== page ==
“Well,” I said real sly to myself, “someone has the Easter jitters.” I was back at the mirror, back to that black silk dress with the white cuffs, when I heard him billowing up the stairs with clunks and sighs. By the time he’d opened the door I was seeing how the lime green chrysolite pendant would look even though it hung a little lower than my collar and—
“You’re still dressing!” he wailed. “How?”
I twirled from the mirror with a big failure of a smile. “Do you think this topaz would look better than the chrysolite? I think yellow suits the black silk more than green would.”
“You’re in mourning!”
“Well, sure, but—”
“But what?” His eyebrows crumpled and he said, “Yesterday I couldn’t even get you to leave the house.”
“Well,” I said, twirling the necklaces, “here you are, I’m leaving the house.”
“No ma’am,” he said, eyeing my baubly dangles. “Not as a gypsy.” I glared and scoffed all over the place. “Winnie, I’m sorry we haven’t talked about this, but I thought you knew.”
“I do. Which is why I don’t want to launch someone else into it when they look at me.”
“It’s not your duty—it’s the opposite of your duty, in fact—to be the comeliest woman there.” I heard the horses neigh their assent as Ezekiel pulled up with the buggy.
“Need I you remind you, sir, that someone in my position has no real duty.” His ruby face went numb pearl.
“Being a dead soldier’s fiancé is no different than being a dead soldier’s wife.”
“It’s different to me.”
“Well not to me! You’ve been holed up this whole time but I’ve been going to town. I’ve heard how the Northerners talk.”
“They talk about me?”
“They talk whatever they want. They don’t care about gossiping right in the open. I’m trying to keep you out of that.”
Here I probably threw in a little eye roll. “Well, that’s fine, Dad, but how do you think I’ll feel when I see everyone else today, all decked out in their Easter finery while I’m over in a corner—”
“You’ll feel like a widow! Because that’s how folks think of you: not as a dead mean’s fiancé, but a widow.”
“I barely even knew him.”
“Did you know I wanted to leave a quarter of an hour ago? Did you hear me say that yesterday?”
“Well, you have one minute, Winifred.”
It would have been fine—his slamming the door and all—but that little porcelain canary I kept over my doorway spilled from up top and scattered the ground like your first toss of corn feed. My silk creaked as I stooped to the wreckage. The bird’s beak sat up as tall as you please in the center of its own mess.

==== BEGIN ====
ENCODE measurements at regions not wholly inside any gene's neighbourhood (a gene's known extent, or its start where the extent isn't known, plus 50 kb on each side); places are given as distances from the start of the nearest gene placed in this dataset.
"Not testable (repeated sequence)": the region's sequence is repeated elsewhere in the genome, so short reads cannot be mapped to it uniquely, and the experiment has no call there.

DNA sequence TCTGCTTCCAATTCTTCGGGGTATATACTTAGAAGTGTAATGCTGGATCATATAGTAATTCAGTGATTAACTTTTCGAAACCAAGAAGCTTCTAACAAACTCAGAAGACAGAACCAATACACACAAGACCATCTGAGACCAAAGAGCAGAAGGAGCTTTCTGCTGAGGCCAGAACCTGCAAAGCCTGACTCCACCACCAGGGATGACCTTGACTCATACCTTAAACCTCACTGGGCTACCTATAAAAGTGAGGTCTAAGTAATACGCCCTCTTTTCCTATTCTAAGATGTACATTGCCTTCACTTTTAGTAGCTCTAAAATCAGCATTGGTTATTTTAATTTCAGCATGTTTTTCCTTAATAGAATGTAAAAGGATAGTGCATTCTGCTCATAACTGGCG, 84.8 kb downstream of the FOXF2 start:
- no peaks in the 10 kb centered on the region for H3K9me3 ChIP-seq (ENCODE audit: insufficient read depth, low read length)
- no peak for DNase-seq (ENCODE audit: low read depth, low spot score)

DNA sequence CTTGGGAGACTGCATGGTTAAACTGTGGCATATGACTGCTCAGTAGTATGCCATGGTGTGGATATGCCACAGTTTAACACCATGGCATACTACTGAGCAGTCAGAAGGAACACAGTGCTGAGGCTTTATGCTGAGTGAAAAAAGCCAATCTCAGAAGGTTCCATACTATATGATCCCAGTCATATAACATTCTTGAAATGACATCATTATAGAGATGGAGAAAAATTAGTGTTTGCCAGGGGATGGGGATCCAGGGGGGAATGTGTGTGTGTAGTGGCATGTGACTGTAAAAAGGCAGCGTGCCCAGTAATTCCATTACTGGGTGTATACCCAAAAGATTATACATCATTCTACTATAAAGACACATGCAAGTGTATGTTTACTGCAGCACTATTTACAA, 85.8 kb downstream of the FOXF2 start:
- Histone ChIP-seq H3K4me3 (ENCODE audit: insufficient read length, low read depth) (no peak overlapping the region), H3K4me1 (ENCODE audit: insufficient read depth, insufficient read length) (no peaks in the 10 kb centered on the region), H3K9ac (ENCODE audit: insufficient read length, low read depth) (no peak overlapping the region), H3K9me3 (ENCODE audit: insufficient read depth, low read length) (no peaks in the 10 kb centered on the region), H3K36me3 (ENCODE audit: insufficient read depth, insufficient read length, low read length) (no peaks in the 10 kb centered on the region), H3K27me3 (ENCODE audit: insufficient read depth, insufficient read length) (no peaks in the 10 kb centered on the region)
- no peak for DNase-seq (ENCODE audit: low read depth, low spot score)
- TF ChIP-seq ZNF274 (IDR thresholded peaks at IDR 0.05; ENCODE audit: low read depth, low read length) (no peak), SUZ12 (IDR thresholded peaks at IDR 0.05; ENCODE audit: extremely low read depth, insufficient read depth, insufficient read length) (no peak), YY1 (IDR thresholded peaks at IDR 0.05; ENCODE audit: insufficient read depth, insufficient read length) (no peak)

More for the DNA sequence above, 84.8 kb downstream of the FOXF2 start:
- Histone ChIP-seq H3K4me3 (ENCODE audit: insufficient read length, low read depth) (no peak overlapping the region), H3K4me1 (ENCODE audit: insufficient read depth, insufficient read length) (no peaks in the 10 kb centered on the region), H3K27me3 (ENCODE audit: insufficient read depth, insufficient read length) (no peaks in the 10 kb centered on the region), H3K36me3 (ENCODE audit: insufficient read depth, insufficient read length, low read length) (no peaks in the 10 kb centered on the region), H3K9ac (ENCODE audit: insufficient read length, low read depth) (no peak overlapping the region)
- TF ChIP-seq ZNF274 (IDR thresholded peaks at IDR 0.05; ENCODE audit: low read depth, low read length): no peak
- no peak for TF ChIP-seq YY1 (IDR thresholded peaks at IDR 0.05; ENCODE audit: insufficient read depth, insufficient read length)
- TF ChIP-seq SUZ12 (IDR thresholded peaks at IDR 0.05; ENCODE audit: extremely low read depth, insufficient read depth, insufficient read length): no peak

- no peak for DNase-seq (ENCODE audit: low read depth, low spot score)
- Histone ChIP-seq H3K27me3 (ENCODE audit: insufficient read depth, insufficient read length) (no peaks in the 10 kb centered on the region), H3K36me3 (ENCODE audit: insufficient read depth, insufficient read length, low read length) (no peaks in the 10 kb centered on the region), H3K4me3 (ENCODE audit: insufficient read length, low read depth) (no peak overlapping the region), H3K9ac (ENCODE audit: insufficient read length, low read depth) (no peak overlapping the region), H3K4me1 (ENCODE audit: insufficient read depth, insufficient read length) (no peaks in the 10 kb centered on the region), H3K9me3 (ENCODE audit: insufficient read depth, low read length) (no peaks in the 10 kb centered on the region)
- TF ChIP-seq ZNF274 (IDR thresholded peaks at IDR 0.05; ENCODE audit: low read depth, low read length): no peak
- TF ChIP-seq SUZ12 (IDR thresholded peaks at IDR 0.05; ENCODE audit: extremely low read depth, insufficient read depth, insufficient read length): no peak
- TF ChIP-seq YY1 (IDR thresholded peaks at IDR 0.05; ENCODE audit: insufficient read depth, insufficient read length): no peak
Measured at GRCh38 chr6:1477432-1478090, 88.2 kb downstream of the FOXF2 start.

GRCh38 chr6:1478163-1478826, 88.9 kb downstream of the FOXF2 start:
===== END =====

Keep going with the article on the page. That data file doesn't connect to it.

I couldn’t clean it. I’d never touched it after putting it up there so I certainly wouldn’t now. When she’d bought it for me, Mama had only said, “Now that’s something” as she watched the canary eye me plucky from the palm of my lace glove. (Maybe she explained the one for Quinn better—“pheasants are mindful, just like you”—because he was younger). But Mama up and died before I could ask what she meant and then Quinn followed her out before I could engage his pheasanty powers of perception and then Daddy went and Humpty Dumptied this moxious thing to its doom.
I shot my necklace at the dresser as I stomped over the fowl yellow candies.
Daddy waited more than a minute. I knew he would. The guilt from all that howling of his was probably tearing him up. And I felt soft until Ezekiel helped me into the back of the buggy and I saw Daddy wasn’t going to say a thing. So as I smoothed my dress I smiled away from him, thank you very much.
And furthermore: as we trundled off, I saw just how sweet this moment would be. If we’d left when Daddy wanted, we wouldn’t have caught any of this. The way the fog nuzzled the palmettos’ shingly bark as it slunk to the marshes. Or how Ezekiel yelled to another Negro, “Boy, what you doin’ fishin’ when the Lord’s arose? Get you some doctrine.” It’s true that the Spanish moss, once we were in the forest, would still have teased the horses with its fuzzy pendants, would’ve swathed us in the dusty breaths of its crinkling leaflets.